Turkey’s voters need to feel safe to go to polls, US envoy says
Tolga Tanış – WASHINGTON
CİHAN photoAll voters in Turkey need to feel safe enough to go to the ballot boxes, U.S. Ambassador to Ankara John Bass has said amid debates about the ramifications of moving polling stations in some southeastern districts due to recent violence.
Speaking at the 34th Annual Conference on U.S.-Turkey Relations organized in Washington by the American-Turkish Council, Bass said they believed that it was important for all of Turkey’s citizens to have the opportunity to make an informed choice and to exercise their duty to vote.
“It also means voters must feel safe enough to go to the polls, and we reject attempts by the PKK [the outlawed Kurdistan Workers’ Party] or anyone else in Turkey to prevent a secure environment for voters,” Bass said.
For people to exercise their right to vote without any limits, “vibrant, independent media that provides citizens a range of views and perspectives regarding the challenges Turkey faces today, and information on the policy options to address them [are required],” he said.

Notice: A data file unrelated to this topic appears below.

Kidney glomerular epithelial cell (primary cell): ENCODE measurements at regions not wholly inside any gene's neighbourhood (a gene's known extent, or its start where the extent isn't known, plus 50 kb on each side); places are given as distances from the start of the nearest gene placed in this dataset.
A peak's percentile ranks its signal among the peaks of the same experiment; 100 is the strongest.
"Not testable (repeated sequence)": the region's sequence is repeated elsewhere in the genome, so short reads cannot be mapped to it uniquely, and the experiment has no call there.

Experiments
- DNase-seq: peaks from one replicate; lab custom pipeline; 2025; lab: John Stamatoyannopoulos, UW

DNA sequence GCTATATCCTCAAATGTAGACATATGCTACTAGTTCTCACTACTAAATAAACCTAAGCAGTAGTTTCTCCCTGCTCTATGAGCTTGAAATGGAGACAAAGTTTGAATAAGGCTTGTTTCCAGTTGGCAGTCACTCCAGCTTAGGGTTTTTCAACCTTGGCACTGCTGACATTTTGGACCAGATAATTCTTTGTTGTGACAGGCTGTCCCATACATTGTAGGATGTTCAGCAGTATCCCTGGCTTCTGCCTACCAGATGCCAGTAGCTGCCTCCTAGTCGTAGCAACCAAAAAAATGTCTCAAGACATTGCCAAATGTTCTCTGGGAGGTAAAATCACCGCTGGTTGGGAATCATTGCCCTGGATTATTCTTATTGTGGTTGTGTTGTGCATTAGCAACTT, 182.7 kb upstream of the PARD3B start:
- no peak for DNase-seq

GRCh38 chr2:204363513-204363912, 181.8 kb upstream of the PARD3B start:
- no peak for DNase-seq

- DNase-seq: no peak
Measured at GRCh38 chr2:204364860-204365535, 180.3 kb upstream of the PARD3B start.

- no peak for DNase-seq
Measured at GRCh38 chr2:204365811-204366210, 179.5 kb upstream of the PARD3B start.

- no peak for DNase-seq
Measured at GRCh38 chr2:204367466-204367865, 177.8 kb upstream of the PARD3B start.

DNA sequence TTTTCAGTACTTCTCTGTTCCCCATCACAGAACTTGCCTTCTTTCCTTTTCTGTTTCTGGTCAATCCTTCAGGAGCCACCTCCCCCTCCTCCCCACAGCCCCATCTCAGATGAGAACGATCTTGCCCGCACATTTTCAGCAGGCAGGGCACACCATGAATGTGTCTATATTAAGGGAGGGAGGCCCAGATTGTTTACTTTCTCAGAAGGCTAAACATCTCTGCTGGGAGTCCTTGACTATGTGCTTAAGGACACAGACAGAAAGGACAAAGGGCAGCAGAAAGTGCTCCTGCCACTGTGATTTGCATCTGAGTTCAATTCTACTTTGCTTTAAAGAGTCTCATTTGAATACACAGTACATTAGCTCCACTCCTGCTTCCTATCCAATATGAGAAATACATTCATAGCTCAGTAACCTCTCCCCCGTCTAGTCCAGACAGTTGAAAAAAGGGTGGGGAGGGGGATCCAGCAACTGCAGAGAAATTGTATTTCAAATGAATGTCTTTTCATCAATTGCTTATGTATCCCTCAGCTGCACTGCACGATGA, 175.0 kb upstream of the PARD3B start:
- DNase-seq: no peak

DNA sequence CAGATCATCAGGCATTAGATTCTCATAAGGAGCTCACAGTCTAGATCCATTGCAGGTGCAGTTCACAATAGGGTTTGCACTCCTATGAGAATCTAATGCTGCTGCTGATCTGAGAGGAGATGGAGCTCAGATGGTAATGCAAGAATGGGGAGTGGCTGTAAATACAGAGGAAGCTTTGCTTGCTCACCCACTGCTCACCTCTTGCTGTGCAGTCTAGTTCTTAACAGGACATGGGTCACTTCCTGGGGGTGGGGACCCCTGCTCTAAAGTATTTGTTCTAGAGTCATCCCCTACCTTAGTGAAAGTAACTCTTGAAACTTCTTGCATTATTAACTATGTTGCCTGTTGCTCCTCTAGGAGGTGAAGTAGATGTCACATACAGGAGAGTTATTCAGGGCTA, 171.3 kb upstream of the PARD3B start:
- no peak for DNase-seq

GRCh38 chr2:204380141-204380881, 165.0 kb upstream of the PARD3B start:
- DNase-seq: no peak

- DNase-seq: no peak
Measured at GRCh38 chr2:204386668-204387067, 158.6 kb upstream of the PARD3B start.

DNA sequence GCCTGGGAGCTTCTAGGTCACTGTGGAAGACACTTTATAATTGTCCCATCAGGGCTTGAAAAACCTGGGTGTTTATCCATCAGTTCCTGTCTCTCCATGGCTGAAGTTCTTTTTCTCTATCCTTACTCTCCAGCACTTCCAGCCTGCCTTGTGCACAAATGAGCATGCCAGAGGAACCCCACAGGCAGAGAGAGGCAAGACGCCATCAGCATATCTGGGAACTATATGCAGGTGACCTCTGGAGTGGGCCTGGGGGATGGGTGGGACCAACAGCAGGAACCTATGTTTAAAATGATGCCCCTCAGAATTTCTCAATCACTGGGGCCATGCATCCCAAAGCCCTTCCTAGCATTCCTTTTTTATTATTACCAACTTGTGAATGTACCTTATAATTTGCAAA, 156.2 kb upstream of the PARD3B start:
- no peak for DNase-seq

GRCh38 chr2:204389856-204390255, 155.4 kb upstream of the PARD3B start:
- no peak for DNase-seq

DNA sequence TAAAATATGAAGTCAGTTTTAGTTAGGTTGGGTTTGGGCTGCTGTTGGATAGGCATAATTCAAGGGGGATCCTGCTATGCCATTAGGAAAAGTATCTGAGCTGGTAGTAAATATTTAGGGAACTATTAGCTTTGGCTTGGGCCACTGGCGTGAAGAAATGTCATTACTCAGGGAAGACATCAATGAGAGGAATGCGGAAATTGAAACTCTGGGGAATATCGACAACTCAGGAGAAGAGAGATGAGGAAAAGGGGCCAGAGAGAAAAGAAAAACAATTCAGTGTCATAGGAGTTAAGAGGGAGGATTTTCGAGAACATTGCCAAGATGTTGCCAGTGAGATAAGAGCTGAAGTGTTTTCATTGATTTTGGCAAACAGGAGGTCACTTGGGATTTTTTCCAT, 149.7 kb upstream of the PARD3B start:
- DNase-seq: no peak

Bass said they observed alarming news detailing violence, extremism and active conflicts to Turkey’s immediate south and north, referring to acts by PKK militants against Turkish security forces that began in late July following a two-year cease-fire.
“In both capitals, our efforts to address these threats are complicated by an additional challenge: perceptions that the U.S. and Turkey are increasingly headed in different directions – that we have different values and different objectives, with fewer common interests,” said Bass.
“Why, then, do these differences feel so pronounced?” Bass asked in his speech, answering his question by saying that part of it was that there were fewer people, in Washington and in Ankara, “who have a breadth of experience working with each other, on common problems and challenges.”
Bass said the domestic landscapes of the two countries also did not help solve the perceptions, saying the added complications of the renewed conflict with the PKK in Turkey and the social and economic pressures created due to Turkey hosting more than 2 million Syrian, Iraqi and other refugees displaced by conflict and suffering at home made it more difficult to solve issues.